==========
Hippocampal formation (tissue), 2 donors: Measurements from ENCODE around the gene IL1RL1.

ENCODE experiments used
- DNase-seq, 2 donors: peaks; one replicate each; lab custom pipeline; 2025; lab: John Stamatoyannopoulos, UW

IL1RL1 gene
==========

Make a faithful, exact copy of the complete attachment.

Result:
Hippocampal formation (tissue), 2 donors: Measurements from ENCODE around the gene IL1RL1.

ENCODE experiments used
- DNase-seq, 2 donors: peaks; one replicate each; lab custom pipeline; 2025; lab: John Stamatoyannopoulos, UW

IL1RL1 gene